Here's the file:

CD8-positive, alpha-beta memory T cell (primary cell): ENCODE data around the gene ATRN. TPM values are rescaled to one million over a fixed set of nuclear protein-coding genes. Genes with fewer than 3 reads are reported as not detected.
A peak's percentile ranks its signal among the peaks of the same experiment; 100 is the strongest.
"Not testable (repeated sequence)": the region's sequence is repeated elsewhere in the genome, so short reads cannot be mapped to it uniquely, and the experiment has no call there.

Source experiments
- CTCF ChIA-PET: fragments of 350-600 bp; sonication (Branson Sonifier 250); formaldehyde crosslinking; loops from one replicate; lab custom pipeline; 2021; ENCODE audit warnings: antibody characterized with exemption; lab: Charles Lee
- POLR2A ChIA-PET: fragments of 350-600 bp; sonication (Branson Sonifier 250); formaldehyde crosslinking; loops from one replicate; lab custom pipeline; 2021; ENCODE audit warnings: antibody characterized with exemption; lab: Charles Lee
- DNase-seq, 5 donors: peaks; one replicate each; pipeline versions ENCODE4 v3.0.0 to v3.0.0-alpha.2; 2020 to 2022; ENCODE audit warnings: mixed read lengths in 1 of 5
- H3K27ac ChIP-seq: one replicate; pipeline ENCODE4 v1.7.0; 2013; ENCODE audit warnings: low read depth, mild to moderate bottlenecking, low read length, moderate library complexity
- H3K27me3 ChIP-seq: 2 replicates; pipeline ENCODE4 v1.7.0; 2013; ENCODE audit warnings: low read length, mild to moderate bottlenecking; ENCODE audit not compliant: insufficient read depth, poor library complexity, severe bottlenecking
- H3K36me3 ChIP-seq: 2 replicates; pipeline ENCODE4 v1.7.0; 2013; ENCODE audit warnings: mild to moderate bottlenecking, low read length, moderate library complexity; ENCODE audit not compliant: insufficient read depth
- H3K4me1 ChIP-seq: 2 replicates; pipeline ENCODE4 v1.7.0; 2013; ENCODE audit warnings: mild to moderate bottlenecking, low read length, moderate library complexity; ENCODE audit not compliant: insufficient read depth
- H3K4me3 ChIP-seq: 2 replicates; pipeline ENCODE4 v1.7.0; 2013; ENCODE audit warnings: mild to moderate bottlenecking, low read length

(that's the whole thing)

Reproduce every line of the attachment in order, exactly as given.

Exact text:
CD8-positive, alpha-beta memory T cell (primary cell): ENCODE data around the gene ATRN. TPM values are rescaled to one million over a fixed set of nuclear protein-coding genes. Genes with fewer than 3 reads are reported as not detected.
A peak's percentile ranks its signal among the peaks of the same experiment; 100 is the strongest.
"Not testable (repeated sequence)": the region's sequence is repeated elsewhere in the genome, so short reads cannot be mapped to it uniquely, and the experiment has no call there.

Source experiments
- CTCF ChIA-PET: fragments of 350-600 bp; sonication (Branson Sonifier 250); formaldehyde crosslinking; loops from one replicate; lab custom pipeline; 2021; ENCODE audit warnings: antibody characterized with exemption; lab: Charles Lee
- POLR2A ChIA-PET: fragments of 350-600 bp; sonication (Branson Sonifier 250); formaldehyde crosslinking; loops from one replicate; lab custom pipeline; 2021; ENCODE audit warnings: antibody characterized with exemption; lab: Charles Lee
- DNase-seq, 5 donors: peaks; one replicate each; pipeline versions ENCODE4 v3.0.0 to v3.0.0-alpha.2; 2020 to 2022; ENCODE audit warnings: mixed read lengths in 1 of 5
- H3K27ac ChIP-seq: one replicate; pipeline ENCODE4 v1.7.0; 2013; ENCODE audit warnings: low read depth, mild to moderate bottlenecking, low read length, moderate library complexity
- H3K27me3 ChIP-seq: 2 replicates; pipeline ENCODE4 v1.7.0; 2013; ENCODE audit warnings: low read length, mild to moderate bottlenecking; ENCODE audit not compliant: insufficient read depth, poor library complexity, severe bottlenecking
- H3K36me3 ChIP-seq: 2 replicates; pipeline ENCODE4 v1.7.0; 2013; ENCODE audit warnings: mild to moderate bottlenecking, low read length, moderate library complexity; ENCODE audit not compliant: insufficient read depth
- H3K4me1 ChIP-seq: 2 replicates; pipeline ENCODE4 v1.7.0; 2013; ENCODE audit warnings: mild to moderate bottlenecking, low read length, moderate library complexity; ENCODE audit not compliant: insufficient read depth
- H3K4me3 ChIP-seq: 2 replicates; pipeline ENCODE4 v1.7.0; 2013; ENCODE audit warnings: mild to moderate bottlenecking, low read length